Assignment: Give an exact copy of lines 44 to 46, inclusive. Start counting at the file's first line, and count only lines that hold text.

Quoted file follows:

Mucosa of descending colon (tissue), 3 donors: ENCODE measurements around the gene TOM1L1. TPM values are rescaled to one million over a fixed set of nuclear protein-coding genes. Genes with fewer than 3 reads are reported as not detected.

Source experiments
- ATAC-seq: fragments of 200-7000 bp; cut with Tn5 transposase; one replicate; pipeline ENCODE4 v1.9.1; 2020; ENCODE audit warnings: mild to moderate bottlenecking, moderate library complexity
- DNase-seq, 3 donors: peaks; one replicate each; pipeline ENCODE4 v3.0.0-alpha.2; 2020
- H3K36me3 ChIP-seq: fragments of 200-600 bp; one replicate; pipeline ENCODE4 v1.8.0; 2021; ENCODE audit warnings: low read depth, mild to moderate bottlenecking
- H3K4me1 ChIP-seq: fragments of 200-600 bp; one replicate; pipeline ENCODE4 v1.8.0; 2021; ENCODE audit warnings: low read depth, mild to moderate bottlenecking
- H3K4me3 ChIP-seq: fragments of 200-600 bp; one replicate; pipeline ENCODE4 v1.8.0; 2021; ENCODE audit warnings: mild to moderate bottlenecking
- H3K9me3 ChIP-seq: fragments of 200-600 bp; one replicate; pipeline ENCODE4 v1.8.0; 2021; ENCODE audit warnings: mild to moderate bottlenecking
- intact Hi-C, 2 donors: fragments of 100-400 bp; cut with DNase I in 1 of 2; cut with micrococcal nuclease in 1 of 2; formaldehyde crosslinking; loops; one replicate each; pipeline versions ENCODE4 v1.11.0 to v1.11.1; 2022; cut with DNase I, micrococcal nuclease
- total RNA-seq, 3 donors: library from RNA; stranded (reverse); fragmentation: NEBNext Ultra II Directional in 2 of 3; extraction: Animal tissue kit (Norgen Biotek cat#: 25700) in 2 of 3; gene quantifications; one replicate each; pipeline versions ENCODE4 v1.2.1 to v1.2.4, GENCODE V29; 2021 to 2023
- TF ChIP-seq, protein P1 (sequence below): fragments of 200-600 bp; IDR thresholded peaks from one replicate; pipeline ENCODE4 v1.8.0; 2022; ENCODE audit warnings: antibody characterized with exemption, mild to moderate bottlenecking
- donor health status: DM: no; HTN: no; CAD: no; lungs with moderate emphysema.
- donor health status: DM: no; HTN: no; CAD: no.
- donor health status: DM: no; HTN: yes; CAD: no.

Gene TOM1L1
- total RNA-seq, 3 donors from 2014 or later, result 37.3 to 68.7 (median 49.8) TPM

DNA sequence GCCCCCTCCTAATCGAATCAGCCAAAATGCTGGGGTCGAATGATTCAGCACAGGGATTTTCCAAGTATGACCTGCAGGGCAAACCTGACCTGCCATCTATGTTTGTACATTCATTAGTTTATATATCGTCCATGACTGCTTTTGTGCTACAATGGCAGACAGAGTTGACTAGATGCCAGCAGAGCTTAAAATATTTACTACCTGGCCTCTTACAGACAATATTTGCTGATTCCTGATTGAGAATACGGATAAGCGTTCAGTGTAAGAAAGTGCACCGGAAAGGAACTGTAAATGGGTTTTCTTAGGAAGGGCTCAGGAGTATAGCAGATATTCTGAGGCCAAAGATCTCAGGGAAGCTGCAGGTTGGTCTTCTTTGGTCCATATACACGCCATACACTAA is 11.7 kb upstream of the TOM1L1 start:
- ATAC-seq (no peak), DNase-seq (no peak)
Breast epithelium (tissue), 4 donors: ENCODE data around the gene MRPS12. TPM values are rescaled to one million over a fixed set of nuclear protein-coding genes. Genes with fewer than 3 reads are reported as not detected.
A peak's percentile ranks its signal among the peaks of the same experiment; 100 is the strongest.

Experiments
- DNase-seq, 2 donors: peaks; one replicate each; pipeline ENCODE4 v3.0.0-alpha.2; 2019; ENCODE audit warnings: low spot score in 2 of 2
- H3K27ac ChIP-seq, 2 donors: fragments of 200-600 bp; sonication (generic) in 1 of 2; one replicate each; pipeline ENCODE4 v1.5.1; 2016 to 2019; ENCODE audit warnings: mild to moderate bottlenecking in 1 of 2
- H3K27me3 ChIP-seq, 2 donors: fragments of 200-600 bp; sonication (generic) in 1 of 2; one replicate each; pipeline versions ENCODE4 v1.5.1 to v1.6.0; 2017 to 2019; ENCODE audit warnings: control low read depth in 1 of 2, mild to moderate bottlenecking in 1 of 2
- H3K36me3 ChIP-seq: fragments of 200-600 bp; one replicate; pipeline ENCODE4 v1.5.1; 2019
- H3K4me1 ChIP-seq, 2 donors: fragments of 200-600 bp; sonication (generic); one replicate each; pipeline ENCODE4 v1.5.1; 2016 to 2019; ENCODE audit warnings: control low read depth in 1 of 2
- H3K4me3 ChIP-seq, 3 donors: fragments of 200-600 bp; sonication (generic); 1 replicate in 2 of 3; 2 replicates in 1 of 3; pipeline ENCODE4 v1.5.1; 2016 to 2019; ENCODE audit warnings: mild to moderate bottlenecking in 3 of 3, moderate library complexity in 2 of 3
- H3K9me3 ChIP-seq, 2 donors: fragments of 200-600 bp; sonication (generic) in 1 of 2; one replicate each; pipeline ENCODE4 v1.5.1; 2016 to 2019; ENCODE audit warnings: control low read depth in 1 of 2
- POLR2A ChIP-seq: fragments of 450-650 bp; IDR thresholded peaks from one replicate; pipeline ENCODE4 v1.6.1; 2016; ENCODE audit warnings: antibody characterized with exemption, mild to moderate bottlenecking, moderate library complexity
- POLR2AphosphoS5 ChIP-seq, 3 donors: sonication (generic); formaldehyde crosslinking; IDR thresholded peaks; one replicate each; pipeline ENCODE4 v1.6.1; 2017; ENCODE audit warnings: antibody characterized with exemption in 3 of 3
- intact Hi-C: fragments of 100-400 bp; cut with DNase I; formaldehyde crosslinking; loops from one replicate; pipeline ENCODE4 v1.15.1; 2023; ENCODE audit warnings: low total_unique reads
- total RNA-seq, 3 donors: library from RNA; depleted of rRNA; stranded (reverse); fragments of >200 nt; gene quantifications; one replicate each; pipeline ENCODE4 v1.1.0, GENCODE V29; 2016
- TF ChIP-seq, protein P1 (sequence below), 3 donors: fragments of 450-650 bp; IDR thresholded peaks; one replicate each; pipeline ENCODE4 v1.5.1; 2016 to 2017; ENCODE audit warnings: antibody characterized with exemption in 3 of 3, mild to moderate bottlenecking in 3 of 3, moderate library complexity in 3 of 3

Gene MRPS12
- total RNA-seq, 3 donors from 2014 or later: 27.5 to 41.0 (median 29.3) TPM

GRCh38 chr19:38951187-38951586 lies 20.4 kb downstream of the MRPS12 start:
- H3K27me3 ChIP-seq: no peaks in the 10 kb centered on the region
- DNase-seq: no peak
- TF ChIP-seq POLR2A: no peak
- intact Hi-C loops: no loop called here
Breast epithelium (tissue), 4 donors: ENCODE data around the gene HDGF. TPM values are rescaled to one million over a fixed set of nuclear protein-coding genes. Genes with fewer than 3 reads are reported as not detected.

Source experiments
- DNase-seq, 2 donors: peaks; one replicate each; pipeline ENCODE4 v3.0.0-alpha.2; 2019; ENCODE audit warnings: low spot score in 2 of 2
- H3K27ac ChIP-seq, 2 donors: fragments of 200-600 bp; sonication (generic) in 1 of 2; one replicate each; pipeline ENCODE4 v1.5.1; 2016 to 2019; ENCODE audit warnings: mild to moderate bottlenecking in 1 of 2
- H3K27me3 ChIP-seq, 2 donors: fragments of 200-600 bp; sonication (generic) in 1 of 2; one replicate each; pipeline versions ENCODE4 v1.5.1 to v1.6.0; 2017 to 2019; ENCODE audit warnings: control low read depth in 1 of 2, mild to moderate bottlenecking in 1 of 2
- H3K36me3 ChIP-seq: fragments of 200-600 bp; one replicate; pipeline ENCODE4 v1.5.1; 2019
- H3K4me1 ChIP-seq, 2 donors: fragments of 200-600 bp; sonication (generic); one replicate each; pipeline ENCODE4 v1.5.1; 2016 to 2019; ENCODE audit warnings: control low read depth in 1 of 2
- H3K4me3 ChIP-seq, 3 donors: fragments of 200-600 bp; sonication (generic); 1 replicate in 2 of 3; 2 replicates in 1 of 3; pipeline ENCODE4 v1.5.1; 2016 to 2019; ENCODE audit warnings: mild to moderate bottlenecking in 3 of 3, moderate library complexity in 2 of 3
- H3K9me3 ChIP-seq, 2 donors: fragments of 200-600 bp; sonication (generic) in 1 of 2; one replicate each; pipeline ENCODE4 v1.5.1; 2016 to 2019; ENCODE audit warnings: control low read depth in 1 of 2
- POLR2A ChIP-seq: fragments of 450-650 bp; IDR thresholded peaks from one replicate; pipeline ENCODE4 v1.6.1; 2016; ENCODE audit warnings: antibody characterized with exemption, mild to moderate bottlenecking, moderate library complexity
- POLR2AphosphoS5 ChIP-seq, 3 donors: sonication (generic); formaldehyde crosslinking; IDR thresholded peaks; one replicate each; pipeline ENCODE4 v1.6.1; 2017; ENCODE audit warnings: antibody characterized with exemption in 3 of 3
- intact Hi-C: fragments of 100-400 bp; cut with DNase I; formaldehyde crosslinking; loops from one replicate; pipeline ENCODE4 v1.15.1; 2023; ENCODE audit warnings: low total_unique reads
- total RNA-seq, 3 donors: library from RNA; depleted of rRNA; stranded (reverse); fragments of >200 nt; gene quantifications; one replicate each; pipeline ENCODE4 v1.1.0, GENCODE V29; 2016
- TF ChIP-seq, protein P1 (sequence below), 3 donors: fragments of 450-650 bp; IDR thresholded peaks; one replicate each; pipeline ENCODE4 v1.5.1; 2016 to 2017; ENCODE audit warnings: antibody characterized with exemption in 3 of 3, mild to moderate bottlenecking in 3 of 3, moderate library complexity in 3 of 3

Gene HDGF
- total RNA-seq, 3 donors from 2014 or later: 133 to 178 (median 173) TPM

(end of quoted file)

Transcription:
- H3K27ac ChIP-seq, 2 donors: fragments of 200-600 bp; sonication (generic) in 1 of 2; one replicate each; pipeline ENCODE4 v1.5.1; 2016 to 2019; ENCODE audit warnings: mild to moderate bottlenecking in 1 of 2
- H3K27me3 ChIP-seq, 2 donors: fragments of 200-600 bp; sonication (generic) in 1 of 2; one replicate each; pipeline versions ENCODE4 v1.5.1 to v1.6.0; 2017 to 2019; ENCODE audit warnings: control low read depth in 1 of 2, mild to moderate bottlenecking in 1 of 2
- H3K36me3 ChIP-seq: fragments of 200-600 bp; one replicate; pipeline ENCODE4 v1.5.1; 2019